Largo Administration Pushes More Personnel Cuts to Fund Staff’s Pet Spending Goals
by Leo Coughlin
LARGO – The City Commission has big spending plans and it appears that getting rid of the some of the help is designed as a way to fund projects.
In January, the commission okayed an early retirement program as thinking began for the fiscal year 2010 budget. A money shortage has concentrated city administration thinking in a way that appears to devise ways to cut outlays but preserve spending plans in other areas.
Now the administration says further reductions in staff are necessary.
A key to how seriously the commission, which makes the final determination on spending, reductions and so forth, regards the situation will be to see if employee raises are eliminated.
Count the commission members themselves who get $17,000 or so a year and the mayor, at about $25,000, among those who may not get increases.
Certainly, the city attorney, currently being paid $2,226 a week for part time work, cannot expect a raise.
The plan outlined in January was strictly voluntary and 10 employees took advantage of it at a savings of $241,500, according to the city staff. This figure is far less than the city plans to spend refurbishing the clock tower.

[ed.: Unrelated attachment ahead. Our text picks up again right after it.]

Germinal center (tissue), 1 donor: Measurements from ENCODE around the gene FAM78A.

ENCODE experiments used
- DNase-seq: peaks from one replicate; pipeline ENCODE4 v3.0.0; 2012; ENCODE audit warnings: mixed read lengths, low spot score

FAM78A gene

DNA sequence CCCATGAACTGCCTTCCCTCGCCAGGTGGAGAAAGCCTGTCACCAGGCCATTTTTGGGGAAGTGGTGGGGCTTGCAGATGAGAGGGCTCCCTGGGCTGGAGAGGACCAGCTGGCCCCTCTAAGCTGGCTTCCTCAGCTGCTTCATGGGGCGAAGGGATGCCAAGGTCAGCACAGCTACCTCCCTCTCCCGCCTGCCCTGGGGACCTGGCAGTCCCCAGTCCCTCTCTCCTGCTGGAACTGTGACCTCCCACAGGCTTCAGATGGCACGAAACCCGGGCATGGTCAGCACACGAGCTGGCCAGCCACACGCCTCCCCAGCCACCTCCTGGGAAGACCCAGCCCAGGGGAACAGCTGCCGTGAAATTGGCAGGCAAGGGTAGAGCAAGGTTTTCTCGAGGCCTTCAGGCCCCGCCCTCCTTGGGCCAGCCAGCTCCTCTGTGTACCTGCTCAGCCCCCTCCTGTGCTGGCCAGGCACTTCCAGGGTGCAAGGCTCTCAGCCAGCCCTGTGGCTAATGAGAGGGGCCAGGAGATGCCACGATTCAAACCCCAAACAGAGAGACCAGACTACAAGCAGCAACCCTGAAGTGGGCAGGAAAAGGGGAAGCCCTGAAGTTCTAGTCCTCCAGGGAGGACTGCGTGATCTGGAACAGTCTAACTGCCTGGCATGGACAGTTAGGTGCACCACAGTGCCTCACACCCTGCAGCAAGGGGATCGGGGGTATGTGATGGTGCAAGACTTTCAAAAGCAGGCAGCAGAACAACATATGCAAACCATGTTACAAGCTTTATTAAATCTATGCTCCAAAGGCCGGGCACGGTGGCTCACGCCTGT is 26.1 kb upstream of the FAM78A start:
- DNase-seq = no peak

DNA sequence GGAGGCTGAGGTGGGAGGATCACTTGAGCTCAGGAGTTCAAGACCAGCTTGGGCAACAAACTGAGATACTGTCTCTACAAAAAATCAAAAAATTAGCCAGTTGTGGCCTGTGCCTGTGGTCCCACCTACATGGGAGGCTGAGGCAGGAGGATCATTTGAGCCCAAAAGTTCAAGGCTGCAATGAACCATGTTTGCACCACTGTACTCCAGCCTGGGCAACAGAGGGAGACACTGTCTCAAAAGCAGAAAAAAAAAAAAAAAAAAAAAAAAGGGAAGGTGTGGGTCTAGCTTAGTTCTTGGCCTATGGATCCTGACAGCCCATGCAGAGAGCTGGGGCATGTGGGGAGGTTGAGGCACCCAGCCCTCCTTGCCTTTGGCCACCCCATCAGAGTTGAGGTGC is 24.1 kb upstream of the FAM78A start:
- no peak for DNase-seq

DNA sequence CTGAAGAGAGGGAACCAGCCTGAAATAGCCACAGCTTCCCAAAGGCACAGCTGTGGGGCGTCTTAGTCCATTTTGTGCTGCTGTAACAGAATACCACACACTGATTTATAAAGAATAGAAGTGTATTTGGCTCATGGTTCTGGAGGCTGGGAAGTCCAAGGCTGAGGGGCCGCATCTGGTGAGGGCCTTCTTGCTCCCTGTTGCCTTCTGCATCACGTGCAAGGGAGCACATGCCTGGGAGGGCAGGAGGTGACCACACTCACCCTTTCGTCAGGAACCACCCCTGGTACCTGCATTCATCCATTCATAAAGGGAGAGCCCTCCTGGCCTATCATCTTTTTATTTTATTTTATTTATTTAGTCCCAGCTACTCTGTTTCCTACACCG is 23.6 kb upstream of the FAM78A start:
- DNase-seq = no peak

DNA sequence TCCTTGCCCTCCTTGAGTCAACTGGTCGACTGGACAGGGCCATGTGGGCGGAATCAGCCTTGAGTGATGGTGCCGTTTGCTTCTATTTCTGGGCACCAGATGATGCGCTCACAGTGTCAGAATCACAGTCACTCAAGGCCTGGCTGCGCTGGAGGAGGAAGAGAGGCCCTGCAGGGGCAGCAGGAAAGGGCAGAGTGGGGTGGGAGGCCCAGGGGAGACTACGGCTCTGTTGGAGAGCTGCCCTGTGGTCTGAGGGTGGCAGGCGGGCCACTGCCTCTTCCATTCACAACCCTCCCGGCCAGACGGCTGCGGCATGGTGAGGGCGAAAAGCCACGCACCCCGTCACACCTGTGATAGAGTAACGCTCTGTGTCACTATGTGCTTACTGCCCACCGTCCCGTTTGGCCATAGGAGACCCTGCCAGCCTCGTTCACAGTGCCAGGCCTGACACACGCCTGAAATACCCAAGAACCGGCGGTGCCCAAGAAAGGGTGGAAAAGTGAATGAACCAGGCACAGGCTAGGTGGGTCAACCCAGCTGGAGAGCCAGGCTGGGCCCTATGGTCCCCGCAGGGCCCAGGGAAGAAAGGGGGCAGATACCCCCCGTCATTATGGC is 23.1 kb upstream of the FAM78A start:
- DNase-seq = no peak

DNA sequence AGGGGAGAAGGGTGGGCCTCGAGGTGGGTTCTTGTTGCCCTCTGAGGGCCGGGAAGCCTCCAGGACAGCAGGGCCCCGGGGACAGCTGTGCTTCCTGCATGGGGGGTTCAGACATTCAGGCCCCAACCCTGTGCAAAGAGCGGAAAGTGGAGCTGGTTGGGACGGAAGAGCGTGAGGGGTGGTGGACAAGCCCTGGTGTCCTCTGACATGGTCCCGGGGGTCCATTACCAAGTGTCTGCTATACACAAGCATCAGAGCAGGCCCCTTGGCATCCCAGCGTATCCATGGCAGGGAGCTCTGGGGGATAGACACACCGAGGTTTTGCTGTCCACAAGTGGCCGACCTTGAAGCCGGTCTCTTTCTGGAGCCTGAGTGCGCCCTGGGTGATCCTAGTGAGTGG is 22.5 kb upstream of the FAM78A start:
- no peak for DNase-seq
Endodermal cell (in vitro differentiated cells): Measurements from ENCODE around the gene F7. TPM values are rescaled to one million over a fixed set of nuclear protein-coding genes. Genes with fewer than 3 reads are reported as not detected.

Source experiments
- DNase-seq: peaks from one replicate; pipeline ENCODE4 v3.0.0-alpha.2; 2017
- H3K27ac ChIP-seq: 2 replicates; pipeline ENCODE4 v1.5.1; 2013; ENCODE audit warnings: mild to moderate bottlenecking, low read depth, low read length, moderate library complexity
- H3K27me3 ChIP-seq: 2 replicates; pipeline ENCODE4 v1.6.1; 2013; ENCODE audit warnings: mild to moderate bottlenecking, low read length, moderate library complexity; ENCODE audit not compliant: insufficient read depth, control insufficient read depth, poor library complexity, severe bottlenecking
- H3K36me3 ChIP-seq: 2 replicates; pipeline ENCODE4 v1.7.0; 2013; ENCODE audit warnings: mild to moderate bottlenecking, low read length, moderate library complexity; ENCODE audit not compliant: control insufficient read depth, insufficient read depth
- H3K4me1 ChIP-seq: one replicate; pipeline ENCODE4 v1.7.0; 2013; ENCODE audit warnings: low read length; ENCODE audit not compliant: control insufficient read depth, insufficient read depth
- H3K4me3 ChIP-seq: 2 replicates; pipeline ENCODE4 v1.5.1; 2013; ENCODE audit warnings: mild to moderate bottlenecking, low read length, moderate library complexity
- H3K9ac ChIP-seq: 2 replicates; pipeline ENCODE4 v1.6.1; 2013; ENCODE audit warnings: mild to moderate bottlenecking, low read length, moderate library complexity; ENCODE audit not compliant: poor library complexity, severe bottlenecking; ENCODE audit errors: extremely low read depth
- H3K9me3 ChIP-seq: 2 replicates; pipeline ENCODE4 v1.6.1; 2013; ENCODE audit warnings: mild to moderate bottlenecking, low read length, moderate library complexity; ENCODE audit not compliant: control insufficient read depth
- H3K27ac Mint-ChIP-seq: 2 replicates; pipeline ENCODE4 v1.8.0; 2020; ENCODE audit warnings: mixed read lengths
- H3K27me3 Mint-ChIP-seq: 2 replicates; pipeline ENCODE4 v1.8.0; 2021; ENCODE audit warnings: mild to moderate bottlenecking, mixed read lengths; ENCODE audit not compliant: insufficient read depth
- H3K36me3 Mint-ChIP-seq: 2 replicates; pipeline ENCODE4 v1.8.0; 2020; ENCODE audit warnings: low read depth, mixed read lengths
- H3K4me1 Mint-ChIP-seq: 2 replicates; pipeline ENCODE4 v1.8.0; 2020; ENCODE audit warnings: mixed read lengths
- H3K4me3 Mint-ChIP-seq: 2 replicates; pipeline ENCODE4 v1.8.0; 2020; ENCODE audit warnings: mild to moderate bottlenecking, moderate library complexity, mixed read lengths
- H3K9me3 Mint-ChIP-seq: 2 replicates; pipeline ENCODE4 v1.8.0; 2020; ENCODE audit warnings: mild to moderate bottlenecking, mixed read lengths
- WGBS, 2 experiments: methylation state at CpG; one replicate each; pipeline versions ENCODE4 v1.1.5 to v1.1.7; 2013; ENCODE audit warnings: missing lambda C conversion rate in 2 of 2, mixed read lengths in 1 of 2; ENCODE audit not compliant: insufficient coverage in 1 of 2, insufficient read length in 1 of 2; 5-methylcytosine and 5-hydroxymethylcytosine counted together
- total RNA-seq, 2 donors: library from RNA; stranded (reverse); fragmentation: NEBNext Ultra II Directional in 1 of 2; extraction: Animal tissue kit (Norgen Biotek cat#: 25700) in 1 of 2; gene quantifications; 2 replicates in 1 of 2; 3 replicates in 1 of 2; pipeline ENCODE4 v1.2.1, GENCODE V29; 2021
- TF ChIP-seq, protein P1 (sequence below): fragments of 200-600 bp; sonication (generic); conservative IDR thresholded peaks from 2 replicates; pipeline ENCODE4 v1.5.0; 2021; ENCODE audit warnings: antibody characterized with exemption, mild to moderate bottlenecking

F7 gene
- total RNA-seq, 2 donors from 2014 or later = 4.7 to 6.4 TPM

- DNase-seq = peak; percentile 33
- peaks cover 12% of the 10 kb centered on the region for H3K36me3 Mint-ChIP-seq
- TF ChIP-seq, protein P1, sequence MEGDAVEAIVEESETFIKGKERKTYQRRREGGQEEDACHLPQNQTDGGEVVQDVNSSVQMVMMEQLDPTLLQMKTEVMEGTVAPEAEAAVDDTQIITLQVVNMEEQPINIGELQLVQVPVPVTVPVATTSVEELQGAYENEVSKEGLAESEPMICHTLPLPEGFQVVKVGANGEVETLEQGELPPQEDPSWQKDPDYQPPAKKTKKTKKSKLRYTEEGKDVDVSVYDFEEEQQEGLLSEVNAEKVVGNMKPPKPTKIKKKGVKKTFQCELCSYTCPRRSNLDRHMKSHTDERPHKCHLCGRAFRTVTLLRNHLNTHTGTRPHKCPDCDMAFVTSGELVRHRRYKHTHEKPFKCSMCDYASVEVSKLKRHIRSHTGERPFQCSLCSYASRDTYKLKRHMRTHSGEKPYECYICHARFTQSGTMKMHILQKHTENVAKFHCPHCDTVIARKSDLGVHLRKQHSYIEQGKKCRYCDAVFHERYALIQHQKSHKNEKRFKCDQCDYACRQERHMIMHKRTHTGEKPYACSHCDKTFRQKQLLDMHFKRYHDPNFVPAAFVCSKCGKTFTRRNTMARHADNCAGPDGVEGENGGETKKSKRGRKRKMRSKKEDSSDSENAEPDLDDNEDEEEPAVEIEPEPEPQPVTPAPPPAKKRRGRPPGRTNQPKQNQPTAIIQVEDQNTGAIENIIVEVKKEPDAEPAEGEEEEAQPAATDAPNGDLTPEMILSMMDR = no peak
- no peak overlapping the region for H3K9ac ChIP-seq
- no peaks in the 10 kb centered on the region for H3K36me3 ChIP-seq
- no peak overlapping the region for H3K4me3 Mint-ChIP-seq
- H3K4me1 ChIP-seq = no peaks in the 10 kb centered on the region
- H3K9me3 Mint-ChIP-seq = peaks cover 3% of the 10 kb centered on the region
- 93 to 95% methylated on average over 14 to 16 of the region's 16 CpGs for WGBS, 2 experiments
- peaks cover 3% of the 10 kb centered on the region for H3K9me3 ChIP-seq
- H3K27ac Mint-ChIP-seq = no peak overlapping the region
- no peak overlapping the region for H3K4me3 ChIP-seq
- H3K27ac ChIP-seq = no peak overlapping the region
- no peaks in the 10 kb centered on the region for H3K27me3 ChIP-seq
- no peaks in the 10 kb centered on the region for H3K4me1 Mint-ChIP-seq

There is an irony in the administration designing these job eliminations because it is equivalent to consuming one’s own. Largo, after all, pays lavish salaries at the top level; for example, the city manager is paid more than the governor of Florida.
At Tuesday’s commission meeting, the administration outlined another additional “early retirement incentive program” and “separation incentive” program.
What the program offers is early retirement for city employees who are in jobs being recommended for elimination in the 2010 budget which begins next October 1.
They would have to be at 59 ½ years old and vested in the retirement plan. They would get three months pay in a lump sum and three months paid health insurance. They would have the option of staying with the city’s group health plan as a retiree and pay premiums.
The deadline to participate in this is June 26.
The “separation incentive” program is available to those not eligible for the early retirement incentive plan and who are in a job being recommended for elimination.
There would be one week of pay for every year of service up to a maximum of three months and three months of health insurance.
A suggestion put forth for those who opt to take the separation incentive package is to work up to the number of weeks they are eligible for separation pay. For example, an employee eligible for four weeks of separation pay would work to the end of August and receive pay and health coverage through the end of September.
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